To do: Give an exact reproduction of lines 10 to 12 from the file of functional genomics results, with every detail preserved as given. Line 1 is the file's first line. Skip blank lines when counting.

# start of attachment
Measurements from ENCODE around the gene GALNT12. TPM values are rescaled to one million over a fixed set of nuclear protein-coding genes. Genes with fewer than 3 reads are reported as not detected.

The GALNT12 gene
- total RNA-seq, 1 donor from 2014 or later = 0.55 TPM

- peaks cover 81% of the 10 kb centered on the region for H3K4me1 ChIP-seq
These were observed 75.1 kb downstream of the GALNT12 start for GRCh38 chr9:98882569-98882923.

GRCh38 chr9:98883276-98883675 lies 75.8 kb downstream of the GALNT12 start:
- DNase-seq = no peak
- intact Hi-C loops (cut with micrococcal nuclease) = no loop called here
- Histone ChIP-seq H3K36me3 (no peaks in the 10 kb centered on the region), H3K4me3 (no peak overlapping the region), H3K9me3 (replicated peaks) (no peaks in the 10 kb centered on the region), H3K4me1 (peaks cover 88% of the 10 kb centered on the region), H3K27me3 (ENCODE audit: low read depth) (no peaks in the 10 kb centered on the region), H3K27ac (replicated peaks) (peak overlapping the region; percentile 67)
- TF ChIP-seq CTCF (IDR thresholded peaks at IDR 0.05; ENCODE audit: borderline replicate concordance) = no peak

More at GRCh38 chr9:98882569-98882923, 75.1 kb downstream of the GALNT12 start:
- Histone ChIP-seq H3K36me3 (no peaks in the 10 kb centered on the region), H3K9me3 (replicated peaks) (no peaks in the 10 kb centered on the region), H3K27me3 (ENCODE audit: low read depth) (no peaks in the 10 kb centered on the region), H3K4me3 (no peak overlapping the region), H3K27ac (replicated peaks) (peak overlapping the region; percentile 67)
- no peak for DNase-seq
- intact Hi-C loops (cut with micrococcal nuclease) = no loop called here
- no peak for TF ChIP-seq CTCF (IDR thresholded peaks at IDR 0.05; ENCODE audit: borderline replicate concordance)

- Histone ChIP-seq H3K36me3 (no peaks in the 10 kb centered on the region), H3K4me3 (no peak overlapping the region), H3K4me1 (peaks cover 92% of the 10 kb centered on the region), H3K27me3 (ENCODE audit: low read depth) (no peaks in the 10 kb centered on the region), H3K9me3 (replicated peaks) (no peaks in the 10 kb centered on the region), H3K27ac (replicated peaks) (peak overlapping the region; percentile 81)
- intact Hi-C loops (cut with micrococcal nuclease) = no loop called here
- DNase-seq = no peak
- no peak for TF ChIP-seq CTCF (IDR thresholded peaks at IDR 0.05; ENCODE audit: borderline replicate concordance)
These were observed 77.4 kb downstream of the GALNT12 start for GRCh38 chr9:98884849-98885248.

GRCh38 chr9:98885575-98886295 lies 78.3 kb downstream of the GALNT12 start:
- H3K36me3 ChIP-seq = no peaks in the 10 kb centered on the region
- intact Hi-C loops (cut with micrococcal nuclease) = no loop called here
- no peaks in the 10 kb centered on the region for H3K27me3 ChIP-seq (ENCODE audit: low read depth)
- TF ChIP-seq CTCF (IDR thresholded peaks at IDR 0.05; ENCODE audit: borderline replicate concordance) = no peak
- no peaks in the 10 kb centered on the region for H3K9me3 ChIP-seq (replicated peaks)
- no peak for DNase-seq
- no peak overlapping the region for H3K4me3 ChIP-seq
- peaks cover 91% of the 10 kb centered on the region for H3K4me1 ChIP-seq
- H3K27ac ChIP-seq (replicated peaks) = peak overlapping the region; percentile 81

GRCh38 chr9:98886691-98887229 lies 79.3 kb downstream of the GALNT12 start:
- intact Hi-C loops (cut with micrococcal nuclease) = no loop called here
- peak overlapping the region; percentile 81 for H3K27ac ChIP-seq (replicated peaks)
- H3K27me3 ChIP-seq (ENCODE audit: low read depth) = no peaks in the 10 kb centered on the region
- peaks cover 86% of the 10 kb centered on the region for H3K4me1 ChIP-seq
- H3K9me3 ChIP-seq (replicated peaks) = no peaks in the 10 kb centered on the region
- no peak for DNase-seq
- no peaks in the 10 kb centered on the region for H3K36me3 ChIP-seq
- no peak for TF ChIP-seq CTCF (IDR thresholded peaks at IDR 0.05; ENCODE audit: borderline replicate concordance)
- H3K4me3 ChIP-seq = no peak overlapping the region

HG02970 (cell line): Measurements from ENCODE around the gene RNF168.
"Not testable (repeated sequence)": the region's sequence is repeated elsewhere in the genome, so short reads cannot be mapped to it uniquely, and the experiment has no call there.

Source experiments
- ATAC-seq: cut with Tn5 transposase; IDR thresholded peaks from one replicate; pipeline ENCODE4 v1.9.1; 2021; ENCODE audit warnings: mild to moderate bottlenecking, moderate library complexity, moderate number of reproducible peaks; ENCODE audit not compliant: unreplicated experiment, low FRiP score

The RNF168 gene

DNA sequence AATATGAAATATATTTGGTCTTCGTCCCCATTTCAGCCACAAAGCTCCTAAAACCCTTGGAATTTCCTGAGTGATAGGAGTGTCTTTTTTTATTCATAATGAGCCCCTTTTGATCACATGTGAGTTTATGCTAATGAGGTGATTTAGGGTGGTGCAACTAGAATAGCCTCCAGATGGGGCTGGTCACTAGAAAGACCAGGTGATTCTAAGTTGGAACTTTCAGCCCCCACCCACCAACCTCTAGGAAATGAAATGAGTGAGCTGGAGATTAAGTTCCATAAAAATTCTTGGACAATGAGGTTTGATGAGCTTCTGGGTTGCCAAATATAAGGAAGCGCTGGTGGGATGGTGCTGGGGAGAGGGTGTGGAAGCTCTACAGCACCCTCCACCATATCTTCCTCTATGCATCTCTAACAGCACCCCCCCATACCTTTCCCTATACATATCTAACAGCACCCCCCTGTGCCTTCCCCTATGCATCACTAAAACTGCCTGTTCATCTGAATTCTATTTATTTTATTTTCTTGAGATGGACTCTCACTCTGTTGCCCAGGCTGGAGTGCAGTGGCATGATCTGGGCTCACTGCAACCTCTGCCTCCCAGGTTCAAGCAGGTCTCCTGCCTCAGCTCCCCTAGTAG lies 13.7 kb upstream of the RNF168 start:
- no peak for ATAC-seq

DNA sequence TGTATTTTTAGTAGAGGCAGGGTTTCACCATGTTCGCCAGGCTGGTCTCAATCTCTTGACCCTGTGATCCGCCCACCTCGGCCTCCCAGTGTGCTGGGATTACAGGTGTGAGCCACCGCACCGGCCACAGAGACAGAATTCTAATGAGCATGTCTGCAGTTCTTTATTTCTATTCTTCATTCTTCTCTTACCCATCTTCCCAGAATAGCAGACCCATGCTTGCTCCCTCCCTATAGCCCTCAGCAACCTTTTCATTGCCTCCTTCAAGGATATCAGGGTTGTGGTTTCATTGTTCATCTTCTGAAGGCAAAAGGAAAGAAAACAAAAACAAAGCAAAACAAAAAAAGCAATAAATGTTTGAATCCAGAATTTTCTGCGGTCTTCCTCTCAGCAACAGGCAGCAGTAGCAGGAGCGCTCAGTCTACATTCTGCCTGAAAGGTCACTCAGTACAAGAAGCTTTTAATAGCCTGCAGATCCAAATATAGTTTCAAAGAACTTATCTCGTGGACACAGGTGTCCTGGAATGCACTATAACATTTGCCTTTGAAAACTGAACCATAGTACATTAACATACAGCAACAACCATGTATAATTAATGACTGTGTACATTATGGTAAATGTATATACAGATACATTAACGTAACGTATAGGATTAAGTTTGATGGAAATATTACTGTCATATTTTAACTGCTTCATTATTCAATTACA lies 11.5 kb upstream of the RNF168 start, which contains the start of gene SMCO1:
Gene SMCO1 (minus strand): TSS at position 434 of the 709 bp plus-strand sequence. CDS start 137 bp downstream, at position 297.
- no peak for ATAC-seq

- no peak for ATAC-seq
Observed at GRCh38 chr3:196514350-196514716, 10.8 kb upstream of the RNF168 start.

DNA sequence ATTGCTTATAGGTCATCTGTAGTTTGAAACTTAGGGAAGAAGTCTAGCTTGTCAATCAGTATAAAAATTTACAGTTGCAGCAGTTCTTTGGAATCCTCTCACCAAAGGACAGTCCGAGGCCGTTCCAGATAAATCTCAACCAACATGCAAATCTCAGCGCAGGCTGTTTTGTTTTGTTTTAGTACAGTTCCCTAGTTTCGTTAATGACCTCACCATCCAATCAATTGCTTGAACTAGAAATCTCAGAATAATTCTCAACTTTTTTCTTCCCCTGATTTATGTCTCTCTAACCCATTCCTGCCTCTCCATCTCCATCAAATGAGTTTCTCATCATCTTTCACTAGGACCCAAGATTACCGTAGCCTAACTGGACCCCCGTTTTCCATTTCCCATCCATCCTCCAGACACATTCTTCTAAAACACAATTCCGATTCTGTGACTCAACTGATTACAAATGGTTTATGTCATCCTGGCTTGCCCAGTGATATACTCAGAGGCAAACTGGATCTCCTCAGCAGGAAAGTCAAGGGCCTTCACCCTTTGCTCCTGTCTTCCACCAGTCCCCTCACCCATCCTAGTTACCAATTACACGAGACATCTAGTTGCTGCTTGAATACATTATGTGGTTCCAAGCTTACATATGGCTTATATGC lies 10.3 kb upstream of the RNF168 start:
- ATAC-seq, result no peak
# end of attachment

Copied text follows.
- TF ChIP-seq CTCF (IDR thresholded peaks at IDR 0.05; ENCODE audit: borderline replicate concordance) = no peak

More at GRCh38 chr9:98882569-98882923, 75.1 kb downstream of the GALNT12 start:
- Histone ChIP-seq H3K36me3 (no peaks in the 10 kb centered on the region), H3K9me3 (replicated peaks) (no peaks in the 10 kb centered on the region), H3K27me3 (ENCODE audit: low read depth) (no peaks in the 10 kb centered on the region), H3K4me3 (no peak overlapping the region), H3K27ac (replicated peaks) (peak overlapping the region; percentile 67)